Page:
By Ben Paylor, University of British Columbia
Science and the way it is distributed are changing. One of the principle forces driving this change is the very media through which you read these words. The Internet. Not only can you find an answer to almost any simple question you post, now there are thousands of people pushing their thoughts and preferences on any possible topic in your direction. This means that a traditionally type-cast incommunicable group (scientists) has extremely accessible and powerful tools at their fingertips which don’t require them to choose every word precisely, navigate publication politics and jump through editors flaming rings. Instead they are able to spill whatever it is that is on their minds.
A recent article in Nature entitled “Of Course Scientists Can Communicate” tackled the myth that scientists are poor communicators. Scientists are trained to write in a certain way for a certain audience, namely the scientist community through peer-reviewed journals, and the change in tone, language and focus required to communicate with the public is often ignored. To provide evidence against the notion that scientists don’t have silver-tongues, examples of Carl Sagan, Humphry Davy and Jacob Bronowski are invoked. Notable exceptions indeed, but interesting to note that none of these inspired science communicators had the Internet at their fingertips. Science communication has moved from the mouths of a select high-profile few, to everyone who has learned that communicating what we do is not only important, but also incredibly easy and fun to do. This phenomenon is certainly present in the stem-cell community with myriad of public outreach programs having emerged around the world to promote understanding to both the general public and fellow scientists alike. Given the elevated level of attention surrounding stem cell research, it is clear that communicating the current state of this field to the public is very important. So who is taking up the task?
One doesn’t have to search very hard to access a wealth of engaging, educational and, perhaps most importantly, free material for this purpose. The University of Utah’s “Teach Genetics” page has been providing high quality educational resources to teachers for a number of years; the site includes a “Stem Cell” page. With numerous animations and activities designed for the classroom, resources such as these make teaching stem cell science an accessible and fun choice for teachers. Apart from institutional efforts, we can also find inspiration in the blogosphere. One of several notable examples, Ed Yong’s blog Not Exactly Rocket Science, recently featured an excellent post utilizing a dipity timeline to chart the progress of iPS research to the current day. By combining new Web 2.0 resources with thorough background research and excellent communication skills, Ed Yong gives us a powerful example of what happens when talented and interested individuals take science communication into their own hands.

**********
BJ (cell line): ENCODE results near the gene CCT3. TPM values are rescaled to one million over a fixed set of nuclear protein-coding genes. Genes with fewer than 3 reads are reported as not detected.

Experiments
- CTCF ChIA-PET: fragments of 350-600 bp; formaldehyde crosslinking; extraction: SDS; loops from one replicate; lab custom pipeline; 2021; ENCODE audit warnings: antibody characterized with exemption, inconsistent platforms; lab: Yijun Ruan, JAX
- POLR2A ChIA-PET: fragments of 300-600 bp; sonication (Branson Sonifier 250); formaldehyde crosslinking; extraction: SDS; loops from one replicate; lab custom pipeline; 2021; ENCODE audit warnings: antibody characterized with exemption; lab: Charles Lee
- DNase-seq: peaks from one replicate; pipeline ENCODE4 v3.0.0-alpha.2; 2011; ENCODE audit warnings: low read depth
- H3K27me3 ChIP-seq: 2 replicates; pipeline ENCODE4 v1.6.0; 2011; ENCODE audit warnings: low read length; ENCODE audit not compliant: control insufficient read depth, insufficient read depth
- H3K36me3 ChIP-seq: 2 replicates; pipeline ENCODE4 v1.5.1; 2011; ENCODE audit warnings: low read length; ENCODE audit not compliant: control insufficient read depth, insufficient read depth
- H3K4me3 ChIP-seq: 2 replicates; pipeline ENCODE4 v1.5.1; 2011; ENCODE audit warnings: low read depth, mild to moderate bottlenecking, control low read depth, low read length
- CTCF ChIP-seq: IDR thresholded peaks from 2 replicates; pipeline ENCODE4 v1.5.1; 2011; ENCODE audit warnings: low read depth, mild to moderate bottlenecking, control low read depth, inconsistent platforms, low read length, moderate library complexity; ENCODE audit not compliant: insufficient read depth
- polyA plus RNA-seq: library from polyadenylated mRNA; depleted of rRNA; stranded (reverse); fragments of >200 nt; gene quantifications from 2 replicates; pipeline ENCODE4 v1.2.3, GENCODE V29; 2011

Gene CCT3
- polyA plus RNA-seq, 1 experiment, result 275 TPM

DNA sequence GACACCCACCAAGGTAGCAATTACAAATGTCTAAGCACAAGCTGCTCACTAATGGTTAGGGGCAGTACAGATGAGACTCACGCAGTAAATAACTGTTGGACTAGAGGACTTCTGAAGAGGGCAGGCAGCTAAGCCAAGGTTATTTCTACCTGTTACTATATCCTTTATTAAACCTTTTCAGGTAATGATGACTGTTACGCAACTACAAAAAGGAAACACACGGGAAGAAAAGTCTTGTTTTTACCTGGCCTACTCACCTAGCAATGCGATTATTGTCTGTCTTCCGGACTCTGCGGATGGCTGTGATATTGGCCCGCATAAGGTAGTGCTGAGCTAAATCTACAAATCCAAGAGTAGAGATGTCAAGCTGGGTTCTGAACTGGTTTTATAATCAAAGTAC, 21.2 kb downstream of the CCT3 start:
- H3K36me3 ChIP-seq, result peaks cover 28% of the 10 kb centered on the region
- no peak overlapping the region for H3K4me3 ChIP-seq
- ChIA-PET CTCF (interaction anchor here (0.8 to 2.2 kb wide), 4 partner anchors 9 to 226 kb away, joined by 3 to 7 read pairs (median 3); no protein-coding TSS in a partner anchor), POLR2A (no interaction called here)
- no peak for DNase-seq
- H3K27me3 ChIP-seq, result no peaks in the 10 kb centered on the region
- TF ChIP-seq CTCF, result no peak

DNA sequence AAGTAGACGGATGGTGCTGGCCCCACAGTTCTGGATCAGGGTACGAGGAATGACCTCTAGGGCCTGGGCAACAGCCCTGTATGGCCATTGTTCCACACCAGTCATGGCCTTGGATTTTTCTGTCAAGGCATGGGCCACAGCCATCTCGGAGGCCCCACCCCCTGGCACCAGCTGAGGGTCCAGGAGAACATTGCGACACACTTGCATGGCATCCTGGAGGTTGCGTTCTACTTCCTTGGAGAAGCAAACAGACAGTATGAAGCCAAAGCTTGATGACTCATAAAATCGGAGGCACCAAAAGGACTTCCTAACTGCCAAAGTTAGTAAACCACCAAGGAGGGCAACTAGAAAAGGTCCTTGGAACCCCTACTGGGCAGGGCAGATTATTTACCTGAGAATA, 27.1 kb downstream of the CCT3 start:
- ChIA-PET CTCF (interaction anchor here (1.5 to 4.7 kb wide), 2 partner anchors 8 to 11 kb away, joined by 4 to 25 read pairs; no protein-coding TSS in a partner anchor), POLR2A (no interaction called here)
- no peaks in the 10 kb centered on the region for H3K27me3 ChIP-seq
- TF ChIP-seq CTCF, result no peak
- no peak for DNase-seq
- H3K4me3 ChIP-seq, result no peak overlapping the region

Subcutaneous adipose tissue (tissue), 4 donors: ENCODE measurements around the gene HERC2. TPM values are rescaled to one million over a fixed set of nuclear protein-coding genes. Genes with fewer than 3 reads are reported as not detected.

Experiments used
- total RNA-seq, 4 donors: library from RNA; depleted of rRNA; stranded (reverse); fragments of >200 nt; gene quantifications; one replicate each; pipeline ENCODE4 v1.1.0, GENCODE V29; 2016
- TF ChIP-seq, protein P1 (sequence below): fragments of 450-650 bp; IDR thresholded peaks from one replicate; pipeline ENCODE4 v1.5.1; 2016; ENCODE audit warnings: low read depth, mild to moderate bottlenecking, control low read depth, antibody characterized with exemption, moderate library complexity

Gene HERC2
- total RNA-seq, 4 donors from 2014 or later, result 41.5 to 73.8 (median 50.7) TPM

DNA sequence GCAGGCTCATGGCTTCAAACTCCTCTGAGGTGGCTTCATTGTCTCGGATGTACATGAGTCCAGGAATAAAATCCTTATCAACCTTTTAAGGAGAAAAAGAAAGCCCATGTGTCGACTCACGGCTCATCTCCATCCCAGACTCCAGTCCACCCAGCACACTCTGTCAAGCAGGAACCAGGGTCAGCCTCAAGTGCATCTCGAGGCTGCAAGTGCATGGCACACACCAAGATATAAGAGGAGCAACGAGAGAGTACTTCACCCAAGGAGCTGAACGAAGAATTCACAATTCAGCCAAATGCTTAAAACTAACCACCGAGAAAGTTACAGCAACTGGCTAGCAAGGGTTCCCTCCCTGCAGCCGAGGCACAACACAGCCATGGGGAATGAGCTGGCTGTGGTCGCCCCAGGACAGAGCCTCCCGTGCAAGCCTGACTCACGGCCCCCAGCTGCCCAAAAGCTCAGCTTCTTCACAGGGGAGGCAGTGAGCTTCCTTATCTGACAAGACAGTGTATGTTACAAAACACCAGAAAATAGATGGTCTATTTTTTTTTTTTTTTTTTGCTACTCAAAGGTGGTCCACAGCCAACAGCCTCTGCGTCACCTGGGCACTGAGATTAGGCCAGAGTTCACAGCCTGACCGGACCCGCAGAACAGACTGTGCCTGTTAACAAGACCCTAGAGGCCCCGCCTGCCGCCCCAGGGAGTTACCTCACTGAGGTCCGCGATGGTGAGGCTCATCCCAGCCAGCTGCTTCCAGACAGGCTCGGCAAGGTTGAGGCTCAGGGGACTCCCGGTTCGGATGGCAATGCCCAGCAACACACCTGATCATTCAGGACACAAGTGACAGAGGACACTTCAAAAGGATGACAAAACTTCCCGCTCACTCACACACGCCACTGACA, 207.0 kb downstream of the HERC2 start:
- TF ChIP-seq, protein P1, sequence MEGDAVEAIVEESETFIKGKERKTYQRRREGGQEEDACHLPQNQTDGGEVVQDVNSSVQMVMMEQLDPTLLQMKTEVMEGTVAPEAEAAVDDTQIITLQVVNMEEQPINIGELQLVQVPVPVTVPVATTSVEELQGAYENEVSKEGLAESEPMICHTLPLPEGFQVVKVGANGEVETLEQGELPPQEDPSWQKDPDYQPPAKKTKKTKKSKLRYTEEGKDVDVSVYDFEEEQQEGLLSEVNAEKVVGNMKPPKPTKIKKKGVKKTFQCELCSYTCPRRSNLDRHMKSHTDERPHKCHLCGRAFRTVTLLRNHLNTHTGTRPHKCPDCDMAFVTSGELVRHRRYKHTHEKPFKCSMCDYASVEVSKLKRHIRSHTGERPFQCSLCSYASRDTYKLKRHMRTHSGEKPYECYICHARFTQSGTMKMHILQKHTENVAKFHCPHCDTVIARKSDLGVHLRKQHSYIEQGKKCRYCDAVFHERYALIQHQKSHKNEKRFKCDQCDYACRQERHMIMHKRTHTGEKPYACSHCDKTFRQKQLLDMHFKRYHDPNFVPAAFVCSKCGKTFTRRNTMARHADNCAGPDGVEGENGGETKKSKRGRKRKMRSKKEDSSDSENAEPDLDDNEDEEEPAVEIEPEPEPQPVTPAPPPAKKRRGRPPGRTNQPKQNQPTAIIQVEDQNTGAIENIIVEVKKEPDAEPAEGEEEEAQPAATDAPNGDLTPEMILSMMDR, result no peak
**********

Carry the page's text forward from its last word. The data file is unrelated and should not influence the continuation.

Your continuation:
Stepping away from the Internet, another approach to stem cell outreach has been to engage young students before they get to the University level. In California, Laurel Barchas, a graduate of Berkeley, designed a number of stem cell based high-school curriculum modules for the California Institute of Regenerative Medicine. CIRM then pitched the initiatives to state education committees and these modules are now available state-wide with plans to expand the program nationally. The free curriculum resources, which address numerous science education elements through integration of stem cell based educational material, were highly attractive to high school science teachers, who are keen to adopt new and relevant material.
If you read this blog extensively then you should be no stranger to another success story, which has emerged from the stem cell community in Canada, StemCellTalks. Originally conceived and implemented in Toronto by Paul Cassar, Angela MacDonald and David Grant, StemCellTalks promotes engagement of talented young high school students, enthusiastic grad students and leading researchers during a day-long symposium which addresses current scientific and ethical topics surrounding stem cell research. The annual project is now in its sophomore year in Toronto and has expanded to numerous institutes nationwide; satellite symposia have been held in both Vancouver and Ottawa with numerous others planned events for 2012 (Halifax, Calgary, Hamilton). This “trickle-up” approach of engaging and educating high school students is clearly one that works.
The upcoming ISSCR conference in Toronto has provided an excellent stage for stem cell researchers to pause and take note of stem cell outreach initiatives occurring around the globe. “An Informed Society – How to participate in public science education and why it matters”, a satellite symposium taking place on June 15th at 9am, aims to bring together people involved with stem cell outreach from around the globe. The goal of the event is not only to educate the participants on the process of stem cell outreach, but also to provide a framework around which individuals involved in public science education from around the world can network and collaborate. If you are attending the ISSCR and are interested in the topic, I recommend you stop by.
But be warned, with all the information out there today, it’s easy to get so predisposed to listening that you stop thinking that you have something to say yourself.